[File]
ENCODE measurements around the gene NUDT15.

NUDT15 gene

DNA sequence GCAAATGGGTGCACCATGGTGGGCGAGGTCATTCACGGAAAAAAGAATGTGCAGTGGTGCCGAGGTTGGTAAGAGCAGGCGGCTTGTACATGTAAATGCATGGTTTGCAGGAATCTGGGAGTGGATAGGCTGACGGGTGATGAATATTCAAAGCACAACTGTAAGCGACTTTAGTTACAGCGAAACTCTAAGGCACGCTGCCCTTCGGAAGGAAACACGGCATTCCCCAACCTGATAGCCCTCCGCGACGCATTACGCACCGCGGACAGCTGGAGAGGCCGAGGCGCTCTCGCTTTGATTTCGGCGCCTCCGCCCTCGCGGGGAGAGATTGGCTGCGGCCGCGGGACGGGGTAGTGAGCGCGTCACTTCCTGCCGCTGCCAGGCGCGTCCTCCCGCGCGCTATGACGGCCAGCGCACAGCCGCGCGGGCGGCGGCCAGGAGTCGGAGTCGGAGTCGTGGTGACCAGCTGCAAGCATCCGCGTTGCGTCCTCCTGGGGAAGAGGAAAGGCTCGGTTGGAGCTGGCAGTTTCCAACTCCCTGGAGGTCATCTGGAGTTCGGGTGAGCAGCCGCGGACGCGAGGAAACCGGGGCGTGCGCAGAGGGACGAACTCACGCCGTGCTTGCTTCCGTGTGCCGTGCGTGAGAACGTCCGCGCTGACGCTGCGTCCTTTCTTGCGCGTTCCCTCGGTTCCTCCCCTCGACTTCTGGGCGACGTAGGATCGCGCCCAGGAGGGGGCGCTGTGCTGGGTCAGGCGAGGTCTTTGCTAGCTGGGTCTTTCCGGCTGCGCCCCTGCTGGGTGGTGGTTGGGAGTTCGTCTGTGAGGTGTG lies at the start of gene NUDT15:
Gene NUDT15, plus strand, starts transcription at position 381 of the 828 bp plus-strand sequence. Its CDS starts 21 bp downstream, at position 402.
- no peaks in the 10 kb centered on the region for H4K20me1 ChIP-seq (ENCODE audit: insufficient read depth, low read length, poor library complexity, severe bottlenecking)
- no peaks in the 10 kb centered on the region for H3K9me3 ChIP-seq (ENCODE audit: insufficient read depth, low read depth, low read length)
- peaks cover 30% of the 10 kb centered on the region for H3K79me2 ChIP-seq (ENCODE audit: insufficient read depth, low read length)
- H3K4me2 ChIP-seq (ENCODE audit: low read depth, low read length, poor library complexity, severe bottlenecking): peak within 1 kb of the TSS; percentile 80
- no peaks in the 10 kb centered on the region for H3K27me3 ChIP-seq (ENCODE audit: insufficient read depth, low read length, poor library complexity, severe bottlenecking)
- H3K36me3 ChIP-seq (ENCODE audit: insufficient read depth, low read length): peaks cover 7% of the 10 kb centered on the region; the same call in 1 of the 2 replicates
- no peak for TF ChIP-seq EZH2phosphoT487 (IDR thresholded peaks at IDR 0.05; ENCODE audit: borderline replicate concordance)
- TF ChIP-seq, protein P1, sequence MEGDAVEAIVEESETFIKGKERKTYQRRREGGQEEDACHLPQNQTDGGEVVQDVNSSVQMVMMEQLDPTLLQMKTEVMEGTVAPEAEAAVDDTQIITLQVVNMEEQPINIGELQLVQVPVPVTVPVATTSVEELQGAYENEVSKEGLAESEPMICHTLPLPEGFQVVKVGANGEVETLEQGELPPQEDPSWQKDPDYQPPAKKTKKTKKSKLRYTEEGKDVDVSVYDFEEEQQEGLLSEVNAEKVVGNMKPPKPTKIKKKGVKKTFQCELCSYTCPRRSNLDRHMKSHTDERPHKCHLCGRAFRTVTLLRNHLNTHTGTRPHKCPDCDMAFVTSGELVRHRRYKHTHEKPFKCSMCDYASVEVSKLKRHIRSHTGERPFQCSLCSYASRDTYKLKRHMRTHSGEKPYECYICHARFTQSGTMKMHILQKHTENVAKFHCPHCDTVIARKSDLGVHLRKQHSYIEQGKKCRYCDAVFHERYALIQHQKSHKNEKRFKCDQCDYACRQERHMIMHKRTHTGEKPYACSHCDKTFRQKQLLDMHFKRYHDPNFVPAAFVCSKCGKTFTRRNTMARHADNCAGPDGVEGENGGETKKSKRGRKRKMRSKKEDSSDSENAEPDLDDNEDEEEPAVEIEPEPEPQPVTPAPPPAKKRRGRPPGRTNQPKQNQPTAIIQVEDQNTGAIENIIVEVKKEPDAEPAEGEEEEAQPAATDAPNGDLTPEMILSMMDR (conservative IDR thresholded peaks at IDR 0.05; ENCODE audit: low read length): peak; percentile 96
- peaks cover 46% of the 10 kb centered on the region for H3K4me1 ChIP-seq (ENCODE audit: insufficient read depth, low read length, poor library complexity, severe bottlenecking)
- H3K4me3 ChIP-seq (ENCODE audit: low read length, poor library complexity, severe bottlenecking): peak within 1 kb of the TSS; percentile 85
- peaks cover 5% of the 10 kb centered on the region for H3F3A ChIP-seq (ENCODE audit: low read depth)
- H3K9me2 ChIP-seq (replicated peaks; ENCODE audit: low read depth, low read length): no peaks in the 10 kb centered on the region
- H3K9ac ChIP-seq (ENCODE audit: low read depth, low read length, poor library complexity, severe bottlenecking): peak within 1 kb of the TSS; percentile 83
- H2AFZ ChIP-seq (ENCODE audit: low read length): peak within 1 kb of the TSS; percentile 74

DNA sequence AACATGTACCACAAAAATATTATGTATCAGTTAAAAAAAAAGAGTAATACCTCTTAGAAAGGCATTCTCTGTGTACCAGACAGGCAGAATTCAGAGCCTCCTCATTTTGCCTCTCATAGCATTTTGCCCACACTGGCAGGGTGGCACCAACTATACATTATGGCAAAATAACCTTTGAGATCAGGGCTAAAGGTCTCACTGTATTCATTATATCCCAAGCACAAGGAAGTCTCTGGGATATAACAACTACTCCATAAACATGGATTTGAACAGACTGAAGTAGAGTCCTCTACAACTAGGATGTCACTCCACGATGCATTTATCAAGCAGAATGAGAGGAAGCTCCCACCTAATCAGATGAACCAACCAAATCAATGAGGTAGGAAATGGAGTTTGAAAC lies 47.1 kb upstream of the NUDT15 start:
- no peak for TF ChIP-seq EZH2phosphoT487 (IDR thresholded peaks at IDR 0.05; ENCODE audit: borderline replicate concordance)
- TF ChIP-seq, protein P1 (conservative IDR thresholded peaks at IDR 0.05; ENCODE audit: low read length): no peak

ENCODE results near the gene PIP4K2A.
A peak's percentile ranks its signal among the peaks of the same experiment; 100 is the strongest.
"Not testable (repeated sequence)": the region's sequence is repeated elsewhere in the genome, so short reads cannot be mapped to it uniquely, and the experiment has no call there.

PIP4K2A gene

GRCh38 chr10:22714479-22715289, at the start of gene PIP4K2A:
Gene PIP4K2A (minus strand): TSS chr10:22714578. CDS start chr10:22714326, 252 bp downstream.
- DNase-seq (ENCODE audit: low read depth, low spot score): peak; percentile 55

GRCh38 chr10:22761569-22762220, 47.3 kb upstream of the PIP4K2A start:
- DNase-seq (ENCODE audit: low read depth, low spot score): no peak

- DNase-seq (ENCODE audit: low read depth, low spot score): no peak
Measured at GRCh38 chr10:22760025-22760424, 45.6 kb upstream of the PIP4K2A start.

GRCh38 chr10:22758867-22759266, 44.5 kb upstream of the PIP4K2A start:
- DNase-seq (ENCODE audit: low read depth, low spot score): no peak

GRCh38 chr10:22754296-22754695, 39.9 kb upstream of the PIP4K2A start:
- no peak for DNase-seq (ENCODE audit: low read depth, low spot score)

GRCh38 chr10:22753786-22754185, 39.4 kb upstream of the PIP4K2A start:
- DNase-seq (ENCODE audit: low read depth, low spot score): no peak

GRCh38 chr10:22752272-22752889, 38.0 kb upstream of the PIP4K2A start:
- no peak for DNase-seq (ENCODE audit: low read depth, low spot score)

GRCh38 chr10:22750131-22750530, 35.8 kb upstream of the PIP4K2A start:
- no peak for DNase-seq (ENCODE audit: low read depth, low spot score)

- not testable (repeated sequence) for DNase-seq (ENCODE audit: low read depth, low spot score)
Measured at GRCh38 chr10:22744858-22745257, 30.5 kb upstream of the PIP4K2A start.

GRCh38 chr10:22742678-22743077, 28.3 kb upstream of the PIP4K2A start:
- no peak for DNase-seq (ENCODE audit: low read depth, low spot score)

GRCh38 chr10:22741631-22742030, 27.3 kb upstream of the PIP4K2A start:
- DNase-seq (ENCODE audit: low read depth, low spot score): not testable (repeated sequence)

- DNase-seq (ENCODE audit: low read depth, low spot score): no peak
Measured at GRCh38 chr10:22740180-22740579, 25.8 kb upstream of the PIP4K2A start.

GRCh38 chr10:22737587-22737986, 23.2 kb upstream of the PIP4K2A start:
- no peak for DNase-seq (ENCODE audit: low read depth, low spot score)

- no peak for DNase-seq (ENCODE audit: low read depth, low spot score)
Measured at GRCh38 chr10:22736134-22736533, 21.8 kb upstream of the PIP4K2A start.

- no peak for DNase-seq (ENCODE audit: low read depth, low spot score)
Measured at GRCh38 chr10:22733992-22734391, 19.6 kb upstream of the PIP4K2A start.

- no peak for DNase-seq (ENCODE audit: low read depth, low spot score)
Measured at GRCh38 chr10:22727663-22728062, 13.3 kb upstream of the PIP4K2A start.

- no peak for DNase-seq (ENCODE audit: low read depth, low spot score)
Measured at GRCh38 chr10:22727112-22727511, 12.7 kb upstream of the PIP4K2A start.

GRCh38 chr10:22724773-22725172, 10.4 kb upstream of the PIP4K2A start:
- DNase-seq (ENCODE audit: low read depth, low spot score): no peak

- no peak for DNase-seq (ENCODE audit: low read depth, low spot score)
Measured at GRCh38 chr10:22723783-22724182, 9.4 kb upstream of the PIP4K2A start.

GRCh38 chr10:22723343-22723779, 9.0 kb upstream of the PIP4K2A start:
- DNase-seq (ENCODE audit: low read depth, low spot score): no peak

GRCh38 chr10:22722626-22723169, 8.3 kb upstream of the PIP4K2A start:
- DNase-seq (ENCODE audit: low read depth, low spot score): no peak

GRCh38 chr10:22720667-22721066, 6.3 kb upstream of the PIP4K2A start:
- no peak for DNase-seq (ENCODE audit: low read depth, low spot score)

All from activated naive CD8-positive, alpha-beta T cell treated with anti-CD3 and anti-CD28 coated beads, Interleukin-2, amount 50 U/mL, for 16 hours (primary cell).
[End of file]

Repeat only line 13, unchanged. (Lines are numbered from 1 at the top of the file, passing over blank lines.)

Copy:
- peaks cover 46% of the 10 kb centered on the region for H3K4me1 ChIP-seq (ENCODE audit: insufficient read depth, low read length, poor library complexity, severe bottlenecking)